At the end of His teaching His disciples how to pray Jesus added a solemn commentary: “If you do not forgive those who have sinned against you, then My Father in heaven will not forgive you your sins.” In other words, if you don’t have forgiveness in this second dimension you lose your forgiveness in the first dimension.

Those who have sinned grievously will tell you that the third dimension of forgiveness is the toughest one. Falling into sin, it is often difficult to forgive ourselves.

Ask God for forgiveness in these three dimensions, because the greatest obstacle to inner healing is un-forgiveness.

Dick Woodward, 17 January 2009


Our Failures vs. God’s Mercy & Unconditional Love

July 16, 2019

…& mercy shall follow me all the days of my life...”  (Psalm 23:6)

Mercy is the unconditional love of God. This word is found 366 times in the Bible. (Perhaps God wants us to know we need mercy and unconditional love every day of the year – and God even covers Leap Year.)  Many people think we don’t hear about God’s mercy until the Sermon on the Mount; however, we find 280 mercy references in the Old Testament.

King David concludes Psalm 100 with the observation that God’s mercy is everlasting.

My favorite Old Testament reference to God’s mercy is found at the end of Psalm 23. David’s greatest Psalm ends with the declaration that he is positively certain the mercy of God will follow him always.

The Hebrew word he uses for ‘follow’ can also be translated as ‘pursue.’  David brings his profound description of the relationship between God and man to a conclusion by declaring the unconditional love of God will pursue him all the days of his life.

This is true for all who confess, “The Lord is my Shepherd.”

There are many ways to fail. When we understand the meaning of God’s mercy, however, we should realize that we cannot possibly out-fail God’s mercy. No matter what your failures have been, God has sent you a message wrapped in this five letter word “mercy.”

The amazing message is that you did not win God’s love by a positive performance and you do not lose God’s love by a negative performance. God’s love and acceptance of you is unconditional.  According to David, the mercy of God is not only there like a rock for you, but God is pursuing you with unconditional love and forgiveness.

Dick Woodward, Happiness that Doesn’t Make Good Sense


Heart to Heart Communication

July 12, 2019

“We have spoken freely to you, Corinthians, and opened wide our hearts to you… As a fair exchange – I speak as to my children – open wide your hearts also.” (2 Corinthians 6:11-13)

To paraphrase this passage, Paul is suggesting that each of us has a communication “flap” on our heart. In our relationships we should be face-to-face and heart-to-heart with our communication flaps open. The hard reality is that we are often back-to-back with our communication flaps down and tightly closed.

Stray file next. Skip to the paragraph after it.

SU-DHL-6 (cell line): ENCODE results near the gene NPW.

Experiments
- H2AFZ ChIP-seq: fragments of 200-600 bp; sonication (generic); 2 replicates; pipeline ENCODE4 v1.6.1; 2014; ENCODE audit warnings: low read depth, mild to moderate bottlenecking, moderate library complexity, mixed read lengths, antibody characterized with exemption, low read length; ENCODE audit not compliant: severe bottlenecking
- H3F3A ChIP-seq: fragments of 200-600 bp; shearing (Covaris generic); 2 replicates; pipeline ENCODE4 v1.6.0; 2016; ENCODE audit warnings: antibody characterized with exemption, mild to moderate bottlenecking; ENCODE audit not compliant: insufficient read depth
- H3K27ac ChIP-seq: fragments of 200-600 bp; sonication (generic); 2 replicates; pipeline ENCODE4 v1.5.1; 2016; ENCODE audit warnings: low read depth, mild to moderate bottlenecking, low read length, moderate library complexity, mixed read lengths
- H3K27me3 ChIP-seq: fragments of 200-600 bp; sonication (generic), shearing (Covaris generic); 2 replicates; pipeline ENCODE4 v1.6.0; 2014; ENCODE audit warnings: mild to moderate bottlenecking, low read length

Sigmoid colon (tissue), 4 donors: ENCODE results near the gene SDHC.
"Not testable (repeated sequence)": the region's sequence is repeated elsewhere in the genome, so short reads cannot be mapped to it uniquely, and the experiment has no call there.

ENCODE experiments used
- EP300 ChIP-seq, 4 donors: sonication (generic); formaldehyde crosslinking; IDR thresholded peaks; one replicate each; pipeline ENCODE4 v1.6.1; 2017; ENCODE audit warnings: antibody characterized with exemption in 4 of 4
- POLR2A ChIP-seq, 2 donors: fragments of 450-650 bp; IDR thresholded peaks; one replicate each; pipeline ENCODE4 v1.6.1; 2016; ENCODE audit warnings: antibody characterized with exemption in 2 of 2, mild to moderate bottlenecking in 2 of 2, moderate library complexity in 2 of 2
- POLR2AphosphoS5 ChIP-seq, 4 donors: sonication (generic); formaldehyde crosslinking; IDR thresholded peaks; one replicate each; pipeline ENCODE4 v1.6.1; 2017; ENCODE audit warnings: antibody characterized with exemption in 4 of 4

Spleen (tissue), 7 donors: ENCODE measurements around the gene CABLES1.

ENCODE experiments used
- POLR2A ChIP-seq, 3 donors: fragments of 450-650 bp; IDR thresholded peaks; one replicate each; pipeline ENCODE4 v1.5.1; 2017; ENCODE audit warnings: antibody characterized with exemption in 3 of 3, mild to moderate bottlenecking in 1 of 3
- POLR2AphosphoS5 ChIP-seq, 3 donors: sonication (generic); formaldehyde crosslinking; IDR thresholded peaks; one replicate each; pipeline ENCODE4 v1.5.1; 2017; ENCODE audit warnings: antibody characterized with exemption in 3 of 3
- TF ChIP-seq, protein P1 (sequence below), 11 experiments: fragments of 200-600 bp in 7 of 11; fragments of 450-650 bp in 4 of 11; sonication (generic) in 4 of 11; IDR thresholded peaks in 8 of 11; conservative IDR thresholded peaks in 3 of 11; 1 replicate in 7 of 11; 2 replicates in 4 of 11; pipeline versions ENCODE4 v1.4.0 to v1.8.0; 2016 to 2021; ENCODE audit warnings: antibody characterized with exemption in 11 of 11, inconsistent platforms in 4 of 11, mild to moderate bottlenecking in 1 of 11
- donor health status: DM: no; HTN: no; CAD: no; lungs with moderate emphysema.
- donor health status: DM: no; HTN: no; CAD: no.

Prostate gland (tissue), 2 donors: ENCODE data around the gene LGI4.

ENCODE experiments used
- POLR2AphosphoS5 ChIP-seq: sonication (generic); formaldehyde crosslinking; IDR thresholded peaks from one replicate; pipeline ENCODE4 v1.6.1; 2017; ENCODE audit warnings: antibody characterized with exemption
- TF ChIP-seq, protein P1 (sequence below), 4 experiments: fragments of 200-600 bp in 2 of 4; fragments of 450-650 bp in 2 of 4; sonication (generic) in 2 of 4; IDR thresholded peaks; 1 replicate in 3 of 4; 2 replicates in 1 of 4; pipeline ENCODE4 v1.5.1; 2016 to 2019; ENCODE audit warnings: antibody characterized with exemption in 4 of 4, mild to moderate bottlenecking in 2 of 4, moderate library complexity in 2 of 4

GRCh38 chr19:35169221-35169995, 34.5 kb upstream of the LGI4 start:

Paul’s solution is that someone must say, “I am heart-to-heart with you, and my communication flap is open. Be heart-to-heart with me and open your communication flap.”

We face communication challenges every day in our family, places of work, and interactions with people. When there is a communication problem it is important to realize that someone has to initiate a solution by saying, in spirit and in principle, “I am heart-to-heart with you, and my communication flap is open. Be heart to heart with me and open your communication flap.”

You may be totally amazed at how taking that stance can melt the obstacles between you and the person with whom you are having a challenging relationship. This can be a communication circuit breaker that restores communication in a relationship.

Bacteria multiply in the dark but cannot live in the light. If we do not have good communication in a relationship misunderstandings multiply like bacteria, but when communication is restored it’s like we have turned the light on in our relationship.

Most bacteria will die and we can address what’s left in the light of our restored communication.

Dick Woodward, 12 July 2012


Zacchaeus: Strategic Encounters of Salt & Light

June 21, 2019

…for the Son of Man has come to seek and to save that which was lost.” (Luke 19:10)

In Luke 19, verses 1–10, we encounter Jesus interacting with the tax collector, Zacchaeus. The beautiful part of the Zacchaeus story is that Jesus spends His only day in Jericho with this little crook, and all the people are griping about it.

It would make a great painting if an artist would paint Jesus who was a tall man, according to Josephus, walking home with His arm around small and short Zacchaeus.

Here we see the strategy of Jesus.

Jesus is passing through Jericho. He obviously wants to reach the man who can impact and reach Jericho for Him after he has passed through and beyond the city limits.

It must have made a big impact upon the city when Zacchaeus started calling in the people he had ‘ripped off.’ Imagine their surprise, joy, and awe when they, thinking he was going to get into their purses even deeper, discovered that he wanted to pay them back 400% because he had met Jesus!

This is an illustration and an application of what Jesus taught in the Sermon on the Mount (Matthew 5-7) that the solution, the answer, the salt, the light – is something we are, and that we simply must hear His word and do it.

Dick Woodward, MBC New Testament Handbook (p.142-143)